“Ambroise Vollard”

Cézanne watercolour in search of its owner

Ottawa, 20 June 2013, Art Media Agency (AMA). Debate has arisen regarding the identity of the owner of a watercolour by Cézanne, which has been taken from the collection of a French art dealer. The scattered belongings of French art dealer and collector Ambroise Vollard (1866-1939) include Group of Trees, 1890, a watercolour by Paul Cézanne, which has recently re-surfaced at the National Gallery of Canada in Ottawa. The piece undoubtedly made its way to the gallery during the second world war. The work was part of a lot of 600 artworks, mainly issued from the Vollard Collection, brought from France in 1940 by art dealer Martin Fabiani, notoriously known as a ’gigolo’ and collaborator to the Nazis. The latter, who was entrusted with the management of Vollard’s estate, took hold of the collection when the owner died in a car accident in 1939. He subsequently sent the works to the United States by boat, but after travelling to Spain and Portugal, the cargo was intercepted by the British Navy and sent to Ottawa. In the meantime, Fabiani, who provided Jewish dealers with works confiscated by the Nazis, was imprisoned. The painting remained in Canada until 1949, when Fabiani, released, attempted to regain the works via a British court. A Parisian judge gave him back ¾ of the seized works, with the rest going to Vollard’s two sisters. Two lawsuits took place in France during the 1950s, when a French court attempted to overturn the verdict, followed by a second case in the 1960s. It appears that all three lawsuits were dismissed. For now, the problem lies in identifying the current owner of the work, since no complaint has been lodged in the last fifty years. The painting was never exhibited in Canada, and it re-surfaced in an article published in The Ottawa Citizen Newspaper by Ian MacLeod, which detailed its elaborate...

Tags: , , , , , ,

Heirs of Ambroise Vollard demanding 429 paintings to Serbia

Paris, 20 April 2012, Art Media Agency (AMA). The descendants of Ambroise Vollard (1866-1939), a Parisian art dealer who actively supported avant-garde artists (Cézanne, Picasso, Matisse, etc.) and discovered Van Gogh, officially registered a complaint against Serbia. According to the complaint registered by the descendants’ lawyers and detailed by the Reuters agency, the National Museum of Belgrade has 429 ill-gotten works, seized by the Yugoslavian Government in 1949. These works had been entrusted by Vollard, before he died in a car crash in 1939, to a friend in Belgrade called Erih Slomovic. Being Jewish, he was sent to a concentration camp and died there in 1943. Still according to the complaint, the Serbian government then seized the works. These proceedings are based on court judgments pronounced in France in 1996 and in favour of Vollard’s descendants. These court judgments are about the 190 paintings left in Paris by Slomovic. According to François Honnorat, the French lawyer summoned by Reuters, these works’ situation has been known for decades; no museum or curator owning them could be ignorant of it. Ambroise Vollard, born in Saint-Denis-de-la-Réunion in 1866, was a recognized art dealer, notably portrayed by Pierre-Auguste Renoir. He commissioned the Suite Vollard, a series of a hundred of Pablo Picasso’s most famous engravings. Picasso had not finished it when Vollard died and so gave his name to the series. About fifty pastels by Edgar Degas, lithographs by Paul Cézanne and Mary Cassat, and works by Renoir and impressionist painters are among the 429 works concerned by the...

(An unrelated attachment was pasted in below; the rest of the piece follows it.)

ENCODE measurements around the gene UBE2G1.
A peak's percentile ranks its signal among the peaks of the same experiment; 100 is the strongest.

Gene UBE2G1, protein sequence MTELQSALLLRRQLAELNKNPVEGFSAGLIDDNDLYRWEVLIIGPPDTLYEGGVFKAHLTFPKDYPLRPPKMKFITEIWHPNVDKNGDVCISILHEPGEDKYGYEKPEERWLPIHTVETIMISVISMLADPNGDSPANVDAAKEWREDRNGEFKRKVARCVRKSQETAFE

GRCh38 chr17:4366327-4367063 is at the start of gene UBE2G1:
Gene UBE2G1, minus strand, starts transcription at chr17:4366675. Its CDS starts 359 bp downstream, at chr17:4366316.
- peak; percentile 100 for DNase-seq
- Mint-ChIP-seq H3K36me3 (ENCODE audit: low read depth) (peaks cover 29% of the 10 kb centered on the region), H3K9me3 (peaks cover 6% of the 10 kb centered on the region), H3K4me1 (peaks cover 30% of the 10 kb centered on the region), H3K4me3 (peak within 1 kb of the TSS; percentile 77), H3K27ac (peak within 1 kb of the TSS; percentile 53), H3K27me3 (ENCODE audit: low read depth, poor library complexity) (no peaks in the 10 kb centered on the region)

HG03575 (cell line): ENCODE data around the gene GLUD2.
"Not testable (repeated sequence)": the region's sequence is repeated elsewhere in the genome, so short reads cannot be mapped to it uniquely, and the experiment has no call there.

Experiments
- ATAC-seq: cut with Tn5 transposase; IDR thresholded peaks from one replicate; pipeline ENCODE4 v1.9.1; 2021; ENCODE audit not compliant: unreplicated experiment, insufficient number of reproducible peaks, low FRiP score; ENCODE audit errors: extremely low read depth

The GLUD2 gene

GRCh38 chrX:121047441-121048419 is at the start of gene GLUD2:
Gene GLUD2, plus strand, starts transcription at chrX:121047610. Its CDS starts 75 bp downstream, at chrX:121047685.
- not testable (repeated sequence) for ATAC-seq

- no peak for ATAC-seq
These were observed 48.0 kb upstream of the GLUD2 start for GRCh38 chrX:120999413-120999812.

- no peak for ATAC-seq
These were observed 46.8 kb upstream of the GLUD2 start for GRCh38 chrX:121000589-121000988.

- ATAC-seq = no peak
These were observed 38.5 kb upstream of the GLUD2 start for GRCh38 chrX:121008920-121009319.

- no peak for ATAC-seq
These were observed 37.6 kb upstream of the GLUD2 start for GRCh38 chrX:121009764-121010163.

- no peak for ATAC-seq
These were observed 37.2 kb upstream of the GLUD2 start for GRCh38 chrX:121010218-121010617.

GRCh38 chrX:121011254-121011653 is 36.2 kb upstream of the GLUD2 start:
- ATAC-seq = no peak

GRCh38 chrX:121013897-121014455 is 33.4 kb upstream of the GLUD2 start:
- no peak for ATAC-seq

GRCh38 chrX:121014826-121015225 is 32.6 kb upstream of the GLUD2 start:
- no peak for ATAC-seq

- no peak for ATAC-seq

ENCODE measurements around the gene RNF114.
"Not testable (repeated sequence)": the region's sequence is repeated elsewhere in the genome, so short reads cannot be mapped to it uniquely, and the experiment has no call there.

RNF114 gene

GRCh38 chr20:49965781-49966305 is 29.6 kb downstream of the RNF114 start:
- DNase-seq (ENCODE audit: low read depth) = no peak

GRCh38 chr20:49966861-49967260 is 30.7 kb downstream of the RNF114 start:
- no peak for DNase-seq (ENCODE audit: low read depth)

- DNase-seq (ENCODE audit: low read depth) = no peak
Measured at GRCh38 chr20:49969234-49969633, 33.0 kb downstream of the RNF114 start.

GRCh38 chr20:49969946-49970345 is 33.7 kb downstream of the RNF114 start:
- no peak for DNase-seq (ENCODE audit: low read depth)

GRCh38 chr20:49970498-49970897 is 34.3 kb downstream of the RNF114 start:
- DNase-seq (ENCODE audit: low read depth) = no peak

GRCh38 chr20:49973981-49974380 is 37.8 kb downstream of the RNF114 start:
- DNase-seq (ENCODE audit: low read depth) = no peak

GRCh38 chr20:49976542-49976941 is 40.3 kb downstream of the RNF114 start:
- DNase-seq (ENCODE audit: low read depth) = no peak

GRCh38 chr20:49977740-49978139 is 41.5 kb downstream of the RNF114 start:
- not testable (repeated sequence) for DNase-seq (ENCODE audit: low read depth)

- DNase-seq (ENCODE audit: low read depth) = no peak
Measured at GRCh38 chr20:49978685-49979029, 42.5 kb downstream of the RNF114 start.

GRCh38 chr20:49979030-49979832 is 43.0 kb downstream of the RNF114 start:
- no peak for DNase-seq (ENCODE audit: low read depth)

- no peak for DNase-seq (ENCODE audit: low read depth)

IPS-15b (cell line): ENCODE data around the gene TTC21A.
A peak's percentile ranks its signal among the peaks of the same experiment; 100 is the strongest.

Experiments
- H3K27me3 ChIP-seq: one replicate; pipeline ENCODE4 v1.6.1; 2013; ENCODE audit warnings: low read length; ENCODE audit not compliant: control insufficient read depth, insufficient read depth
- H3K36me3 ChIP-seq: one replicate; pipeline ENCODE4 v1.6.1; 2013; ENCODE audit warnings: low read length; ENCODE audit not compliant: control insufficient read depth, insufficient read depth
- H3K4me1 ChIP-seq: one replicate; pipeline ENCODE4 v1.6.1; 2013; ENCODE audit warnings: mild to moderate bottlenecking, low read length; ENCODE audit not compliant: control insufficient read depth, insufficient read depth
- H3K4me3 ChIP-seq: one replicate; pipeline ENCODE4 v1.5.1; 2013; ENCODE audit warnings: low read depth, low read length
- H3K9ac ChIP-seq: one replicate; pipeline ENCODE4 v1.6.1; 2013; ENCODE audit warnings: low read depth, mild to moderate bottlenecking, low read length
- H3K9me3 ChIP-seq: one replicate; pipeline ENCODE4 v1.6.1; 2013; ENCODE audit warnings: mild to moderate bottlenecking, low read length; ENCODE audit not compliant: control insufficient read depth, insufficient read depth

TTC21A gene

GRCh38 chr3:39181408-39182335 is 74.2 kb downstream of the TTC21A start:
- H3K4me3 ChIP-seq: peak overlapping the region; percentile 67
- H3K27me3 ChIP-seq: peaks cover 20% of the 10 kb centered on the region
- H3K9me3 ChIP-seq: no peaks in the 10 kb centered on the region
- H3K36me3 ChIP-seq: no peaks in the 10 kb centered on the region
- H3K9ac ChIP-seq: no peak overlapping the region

Tags: , , , , , , , , ,